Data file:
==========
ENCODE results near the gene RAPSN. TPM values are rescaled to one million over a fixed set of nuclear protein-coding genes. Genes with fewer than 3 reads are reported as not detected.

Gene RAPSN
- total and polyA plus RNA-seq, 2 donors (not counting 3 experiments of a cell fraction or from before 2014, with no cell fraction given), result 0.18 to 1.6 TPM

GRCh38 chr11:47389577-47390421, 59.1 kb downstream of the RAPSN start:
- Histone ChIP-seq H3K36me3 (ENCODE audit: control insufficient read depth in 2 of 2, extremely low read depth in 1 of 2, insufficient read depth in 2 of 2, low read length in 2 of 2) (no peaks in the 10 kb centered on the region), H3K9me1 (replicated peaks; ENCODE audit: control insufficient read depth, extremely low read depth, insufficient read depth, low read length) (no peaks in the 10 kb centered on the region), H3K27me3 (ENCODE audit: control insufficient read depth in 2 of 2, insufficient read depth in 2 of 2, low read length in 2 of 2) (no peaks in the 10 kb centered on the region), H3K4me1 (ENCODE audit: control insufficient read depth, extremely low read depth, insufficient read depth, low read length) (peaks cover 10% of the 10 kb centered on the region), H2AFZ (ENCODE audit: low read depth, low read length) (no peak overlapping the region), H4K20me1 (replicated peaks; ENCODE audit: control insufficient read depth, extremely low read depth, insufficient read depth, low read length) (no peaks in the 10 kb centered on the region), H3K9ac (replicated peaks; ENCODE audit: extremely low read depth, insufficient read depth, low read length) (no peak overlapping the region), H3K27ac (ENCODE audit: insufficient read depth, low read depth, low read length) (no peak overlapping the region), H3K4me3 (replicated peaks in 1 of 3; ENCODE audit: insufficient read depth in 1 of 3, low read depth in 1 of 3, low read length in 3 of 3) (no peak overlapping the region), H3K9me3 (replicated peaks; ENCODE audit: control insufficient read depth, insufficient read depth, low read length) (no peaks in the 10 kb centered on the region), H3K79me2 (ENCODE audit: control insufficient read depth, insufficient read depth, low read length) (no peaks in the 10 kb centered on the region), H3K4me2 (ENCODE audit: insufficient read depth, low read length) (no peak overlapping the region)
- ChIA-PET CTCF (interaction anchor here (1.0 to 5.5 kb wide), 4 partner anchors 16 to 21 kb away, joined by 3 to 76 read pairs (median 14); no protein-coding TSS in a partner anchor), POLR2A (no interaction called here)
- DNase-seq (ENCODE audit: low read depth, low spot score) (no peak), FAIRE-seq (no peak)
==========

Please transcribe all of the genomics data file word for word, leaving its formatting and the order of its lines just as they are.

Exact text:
ENCODE results near the gene RAPSN. TPM values are rescaled to one million over a fixed set of nuclear protein-coding genes. Genes with fewer than 3 reads are reported as not detected.

Gene RAPSN
- total and polyA plus RNA-seq, 2 donors (not counting 3 experiments of a cell fraction or from before 2014, with no cell fraction given), result 0.18 to 1.6 TPM

GRCh38 chr11:47389577-47390421, 59.1 kb downstream of the RAPSN start:
- Histone ChIP-seq H3K36me3 (ENCODE audit: control insufficient read depth in 2 of 2, extremely low read depth in 1 of 2, insufficient read depth in 2 of 2, low read length in 2 of 2) (no peaks in the 10 kb centered on the region), H3K9me1 (replicated peaks; ENCODE audit: control insufficient read depth, extremely low read depth, insufficient read depth, low read length) (no peaks in the 10 kb centered on the region), H3K27me3 (ENCODE audit: control insufficient read depth in 2 of 2, insufficient read depth in 2 of 2, low read length in 2 of 2) (no peaks in the 10 kb centered on the region), H3K4me1 (ENCODE audit: control insufficient read depth, extremely low read depth, insufficient read depth, low read length) (peaks cover 10% of the 10 kb centered on the region), H2AFZ (ENCODE audit: low read depth, low read length) (no peak overlapping the region), H4K20me1 (replicated peaks; ENCODE audit: control insufficient read depth, extremely low read depth, insufficient read depth, low read length) (no peaks in the 10 kb centered on the region), H3K9ac (replicated peaks; ENCODE audit: extremely low read depth, insufficient read depth, low read length) (no peak overlapping the region), H3K27ac (ENCODE audit: insufficient read depth, low read depth, low read length) (no peak overlapping the region), H3K4me3 (replicated peaks in 1 of 3; ENCODE audit: insufficient read depth in 1 of 3, low read depth in 1 of 3, low read length in 3 of 3) (no peak overlapping the region), H3K9me3 (replicated peaks; ENCODE audit: control insufficient read depth, insufficient read depth, low read length) (no peaks in the 10 kb centered on the region), H3K79me2 (ENCODE audit: control insufficient read depth, insufficient read depth, low read length) (no peaks in the 10 kb centered on the region), H3K4me2 (ENCODE audit: insufficient read depth, low read length) (no peak overlapping the region)
- ChIA-PET CTCF (interaction anchor here (1.0 to 5.5 kb wide), 4 partner anchors 16 to 21 kb away, joined by 3 to 76 read pairs (median 14); no protein-coding TSS in a partner anchor), POLR2A (no interaction called here)
- DNase-seq (ENCODE audit: low read depth, low spot score) (no peak), FAIRE-seq (no peak)